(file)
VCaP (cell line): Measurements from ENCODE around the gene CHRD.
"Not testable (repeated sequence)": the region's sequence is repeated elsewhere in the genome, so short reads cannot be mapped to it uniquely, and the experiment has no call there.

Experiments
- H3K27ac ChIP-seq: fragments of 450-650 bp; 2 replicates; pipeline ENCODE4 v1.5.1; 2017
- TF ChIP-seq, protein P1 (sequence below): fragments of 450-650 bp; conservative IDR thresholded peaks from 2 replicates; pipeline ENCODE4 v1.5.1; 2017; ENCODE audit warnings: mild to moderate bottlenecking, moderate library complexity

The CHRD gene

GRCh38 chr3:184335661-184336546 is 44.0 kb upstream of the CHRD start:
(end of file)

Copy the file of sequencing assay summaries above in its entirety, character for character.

VCaP (cell line): Measurements from ENCODE around the gene CHRD.
"Not testable (repeated sequence)": the region's sequence is repeated elsewhere in the genome, so short reads cannot be mapped to it uniquely, and the experiment has no call there.

Experiments
- H3K27ac ChIP-seq: fragments of 450-650 bp; 2 replicates; pipeline ENCODE4 v1.5.1; 2017
- TF ChIP-seq, protein P1 (sequence below): fragments of 450-650 bp; conservative IDR thresholded peaks from 2 replicates; pipeline ENCODE4 v1.5.1; 2017; ENCODE audit warnings: mild to moderate bottlenecking, moderate library complexity

The CHRD gene

GRCh38 chr3:184335661-184336546 is 44.0 kb upstream of the CHRD start: